The position determination system 140 reduces (230) the timing differences to range differences (also referred to as distance differences) based on the speed of light, distance from the ground station to the satellites 232, and/or other information related to the signals transmission (e.g., processing time of the relay through the satellites, change in the speed of light through a non-vacuum medium such as the Earth's atmosphere, etc.). Table 3 illustrates exemplary range differences. In computing the range differences, the known ground station to satellite ranges can be accounted for and removed. If these ranges slowly change over time, updates can be broadcast at low data rates to the users in the transmitted signals (e.g., PN codes, special updates, etc.).

TABLE 3
Exemplary Range Differences
Unique Pairs Time Difference Range Difference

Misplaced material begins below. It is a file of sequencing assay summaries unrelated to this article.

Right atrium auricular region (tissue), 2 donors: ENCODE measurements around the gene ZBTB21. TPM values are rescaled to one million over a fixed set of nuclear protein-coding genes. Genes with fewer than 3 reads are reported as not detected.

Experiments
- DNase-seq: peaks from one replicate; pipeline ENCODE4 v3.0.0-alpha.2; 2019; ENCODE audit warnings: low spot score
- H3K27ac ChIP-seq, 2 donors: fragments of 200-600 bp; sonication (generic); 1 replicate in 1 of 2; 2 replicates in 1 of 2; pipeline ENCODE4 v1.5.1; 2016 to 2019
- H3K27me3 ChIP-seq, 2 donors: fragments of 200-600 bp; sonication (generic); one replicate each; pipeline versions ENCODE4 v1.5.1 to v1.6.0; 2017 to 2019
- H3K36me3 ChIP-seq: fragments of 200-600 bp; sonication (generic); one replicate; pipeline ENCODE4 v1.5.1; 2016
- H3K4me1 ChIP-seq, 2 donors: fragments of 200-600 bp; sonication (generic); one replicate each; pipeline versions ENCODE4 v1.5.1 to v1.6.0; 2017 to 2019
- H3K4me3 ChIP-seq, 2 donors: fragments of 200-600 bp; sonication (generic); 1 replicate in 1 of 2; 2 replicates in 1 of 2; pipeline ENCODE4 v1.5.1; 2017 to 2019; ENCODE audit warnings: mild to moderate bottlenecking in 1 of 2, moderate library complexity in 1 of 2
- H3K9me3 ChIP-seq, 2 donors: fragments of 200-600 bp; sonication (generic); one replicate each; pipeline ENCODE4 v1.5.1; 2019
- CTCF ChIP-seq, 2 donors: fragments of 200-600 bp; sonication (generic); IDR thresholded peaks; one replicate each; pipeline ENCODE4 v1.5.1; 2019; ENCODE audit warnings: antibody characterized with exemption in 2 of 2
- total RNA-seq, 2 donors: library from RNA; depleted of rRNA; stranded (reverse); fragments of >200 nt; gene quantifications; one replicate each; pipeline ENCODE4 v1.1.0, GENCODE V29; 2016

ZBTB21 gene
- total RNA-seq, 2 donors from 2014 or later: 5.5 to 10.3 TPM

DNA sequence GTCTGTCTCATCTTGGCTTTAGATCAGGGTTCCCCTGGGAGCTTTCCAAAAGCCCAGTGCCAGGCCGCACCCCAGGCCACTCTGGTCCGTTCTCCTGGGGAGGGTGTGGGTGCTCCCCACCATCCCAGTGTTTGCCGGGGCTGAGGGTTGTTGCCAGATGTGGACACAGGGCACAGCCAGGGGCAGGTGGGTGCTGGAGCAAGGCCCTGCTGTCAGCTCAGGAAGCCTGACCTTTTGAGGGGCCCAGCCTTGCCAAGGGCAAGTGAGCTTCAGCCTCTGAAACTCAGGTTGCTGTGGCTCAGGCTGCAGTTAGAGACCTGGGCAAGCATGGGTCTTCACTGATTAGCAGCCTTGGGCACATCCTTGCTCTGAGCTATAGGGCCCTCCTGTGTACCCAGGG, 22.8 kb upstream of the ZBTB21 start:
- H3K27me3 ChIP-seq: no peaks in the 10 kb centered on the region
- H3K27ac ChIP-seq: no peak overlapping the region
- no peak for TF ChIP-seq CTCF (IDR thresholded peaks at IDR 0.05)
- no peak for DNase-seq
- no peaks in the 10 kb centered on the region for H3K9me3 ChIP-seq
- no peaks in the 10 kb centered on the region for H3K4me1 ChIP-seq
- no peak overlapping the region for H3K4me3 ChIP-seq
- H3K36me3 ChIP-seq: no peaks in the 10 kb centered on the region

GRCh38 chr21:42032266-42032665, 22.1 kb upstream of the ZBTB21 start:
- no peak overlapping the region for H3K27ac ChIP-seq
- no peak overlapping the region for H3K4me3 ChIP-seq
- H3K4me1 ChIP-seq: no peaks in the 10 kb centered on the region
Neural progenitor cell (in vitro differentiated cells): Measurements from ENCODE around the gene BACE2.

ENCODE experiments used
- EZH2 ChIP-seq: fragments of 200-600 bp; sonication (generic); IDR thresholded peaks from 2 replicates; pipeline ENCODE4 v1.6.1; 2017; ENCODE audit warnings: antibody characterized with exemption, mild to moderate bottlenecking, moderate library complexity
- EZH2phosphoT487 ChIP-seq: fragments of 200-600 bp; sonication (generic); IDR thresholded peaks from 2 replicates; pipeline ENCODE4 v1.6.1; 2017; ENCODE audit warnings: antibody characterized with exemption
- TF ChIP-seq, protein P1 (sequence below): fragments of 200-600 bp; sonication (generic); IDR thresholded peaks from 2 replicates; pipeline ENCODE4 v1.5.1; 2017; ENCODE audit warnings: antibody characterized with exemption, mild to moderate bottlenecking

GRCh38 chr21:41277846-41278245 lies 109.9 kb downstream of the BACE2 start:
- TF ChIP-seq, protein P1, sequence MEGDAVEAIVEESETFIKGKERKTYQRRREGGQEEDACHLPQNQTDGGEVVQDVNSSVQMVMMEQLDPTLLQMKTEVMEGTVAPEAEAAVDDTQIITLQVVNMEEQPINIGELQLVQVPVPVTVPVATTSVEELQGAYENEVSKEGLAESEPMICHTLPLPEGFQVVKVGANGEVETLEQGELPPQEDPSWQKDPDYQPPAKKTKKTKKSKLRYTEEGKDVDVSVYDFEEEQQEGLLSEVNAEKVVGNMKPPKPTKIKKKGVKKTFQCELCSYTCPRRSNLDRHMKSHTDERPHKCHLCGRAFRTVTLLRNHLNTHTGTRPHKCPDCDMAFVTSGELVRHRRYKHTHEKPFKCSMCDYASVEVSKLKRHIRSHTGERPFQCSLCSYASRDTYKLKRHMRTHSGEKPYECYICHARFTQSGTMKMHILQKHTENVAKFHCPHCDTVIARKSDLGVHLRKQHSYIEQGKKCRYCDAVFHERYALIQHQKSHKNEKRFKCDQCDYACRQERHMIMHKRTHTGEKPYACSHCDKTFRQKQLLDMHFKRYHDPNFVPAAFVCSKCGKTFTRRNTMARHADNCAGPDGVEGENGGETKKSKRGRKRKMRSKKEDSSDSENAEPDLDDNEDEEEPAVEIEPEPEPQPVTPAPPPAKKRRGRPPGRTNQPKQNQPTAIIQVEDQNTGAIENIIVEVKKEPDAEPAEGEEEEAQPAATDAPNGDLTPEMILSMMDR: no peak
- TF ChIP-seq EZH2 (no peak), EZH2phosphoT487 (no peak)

PN Code 202a & +0.015 seconds 5,000 kilometers
PN Code 202b
PN Code 202a & +0.005 seconds 6,000 kilometers
PN Code 202z
PN Code 202b & −0.010 seconds   350 kilometers
PN Code 202z

The position determination system 140 determines (240) an error covariance matrix based on the distance differences and/or satellite position uncertainties 242. Other uncertainties can also be included in the determination of the error covariance matrix and/or any other aspect of the technology (e.g., relay time uncertainty, ground station position uncertainty, ground station transmission time uncertainty, etc.). In some examples, the position determination system 140 determines (240) an error covariance matrix based on a correlation of pair-wise differences. For example, the arrival times, tA, tB, and tC, for three signals A, B, and C, have the following arrival distance differences: